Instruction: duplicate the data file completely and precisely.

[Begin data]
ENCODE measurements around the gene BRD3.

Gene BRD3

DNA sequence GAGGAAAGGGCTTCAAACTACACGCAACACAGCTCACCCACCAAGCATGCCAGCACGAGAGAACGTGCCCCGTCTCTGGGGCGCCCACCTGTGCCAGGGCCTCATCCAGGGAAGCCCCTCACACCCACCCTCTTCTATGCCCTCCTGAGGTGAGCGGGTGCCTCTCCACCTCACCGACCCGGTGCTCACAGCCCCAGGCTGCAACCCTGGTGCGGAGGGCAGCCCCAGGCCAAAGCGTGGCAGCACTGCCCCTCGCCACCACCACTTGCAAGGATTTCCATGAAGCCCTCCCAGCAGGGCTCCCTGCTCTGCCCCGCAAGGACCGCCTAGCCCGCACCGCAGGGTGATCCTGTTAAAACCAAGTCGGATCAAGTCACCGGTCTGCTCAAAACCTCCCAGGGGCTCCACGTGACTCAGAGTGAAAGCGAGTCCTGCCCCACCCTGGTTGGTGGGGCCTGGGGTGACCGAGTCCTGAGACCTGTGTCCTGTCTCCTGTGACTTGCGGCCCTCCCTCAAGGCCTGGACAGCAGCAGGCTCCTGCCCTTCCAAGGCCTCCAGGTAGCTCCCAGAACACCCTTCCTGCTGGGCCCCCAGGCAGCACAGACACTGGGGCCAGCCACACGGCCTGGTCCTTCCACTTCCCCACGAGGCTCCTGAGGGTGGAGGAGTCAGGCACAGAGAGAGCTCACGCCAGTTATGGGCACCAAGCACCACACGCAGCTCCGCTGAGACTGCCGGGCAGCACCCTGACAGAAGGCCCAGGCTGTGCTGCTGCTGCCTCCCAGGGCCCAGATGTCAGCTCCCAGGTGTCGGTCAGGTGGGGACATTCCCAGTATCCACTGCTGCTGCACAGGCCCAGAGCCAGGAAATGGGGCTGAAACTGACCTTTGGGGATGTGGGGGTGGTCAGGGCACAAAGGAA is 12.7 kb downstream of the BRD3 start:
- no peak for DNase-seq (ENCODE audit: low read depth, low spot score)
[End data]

ENCODE measurements around the gene BRD3.

Gene BRD3

DNA sequence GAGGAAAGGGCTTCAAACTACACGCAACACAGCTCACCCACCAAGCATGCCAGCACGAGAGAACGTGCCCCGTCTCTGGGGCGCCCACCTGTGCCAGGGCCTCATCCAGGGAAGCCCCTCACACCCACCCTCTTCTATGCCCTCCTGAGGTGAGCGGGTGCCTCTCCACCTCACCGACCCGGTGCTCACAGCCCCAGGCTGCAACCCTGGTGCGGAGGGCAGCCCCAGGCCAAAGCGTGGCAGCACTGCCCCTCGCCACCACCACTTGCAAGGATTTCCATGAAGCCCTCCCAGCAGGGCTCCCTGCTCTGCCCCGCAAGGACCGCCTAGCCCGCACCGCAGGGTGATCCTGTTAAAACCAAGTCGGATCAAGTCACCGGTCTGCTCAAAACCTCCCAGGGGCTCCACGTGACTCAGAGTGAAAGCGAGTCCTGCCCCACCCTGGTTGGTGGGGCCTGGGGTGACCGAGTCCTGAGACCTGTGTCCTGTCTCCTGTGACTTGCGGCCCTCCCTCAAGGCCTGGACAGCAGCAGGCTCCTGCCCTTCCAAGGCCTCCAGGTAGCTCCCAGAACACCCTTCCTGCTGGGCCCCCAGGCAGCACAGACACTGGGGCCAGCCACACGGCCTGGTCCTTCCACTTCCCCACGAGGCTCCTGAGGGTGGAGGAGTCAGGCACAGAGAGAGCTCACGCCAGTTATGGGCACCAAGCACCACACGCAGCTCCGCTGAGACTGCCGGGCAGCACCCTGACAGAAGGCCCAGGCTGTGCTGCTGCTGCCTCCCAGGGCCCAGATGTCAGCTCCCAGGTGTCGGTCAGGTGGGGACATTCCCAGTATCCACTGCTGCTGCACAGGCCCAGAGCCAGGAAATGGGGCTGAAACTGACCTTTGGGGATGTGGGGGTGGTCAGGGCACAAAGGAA is 12.7 kb downstream of the BRD3 start:
- no peak for DNase-seq (ENCODE audit: low read depth, low spot score)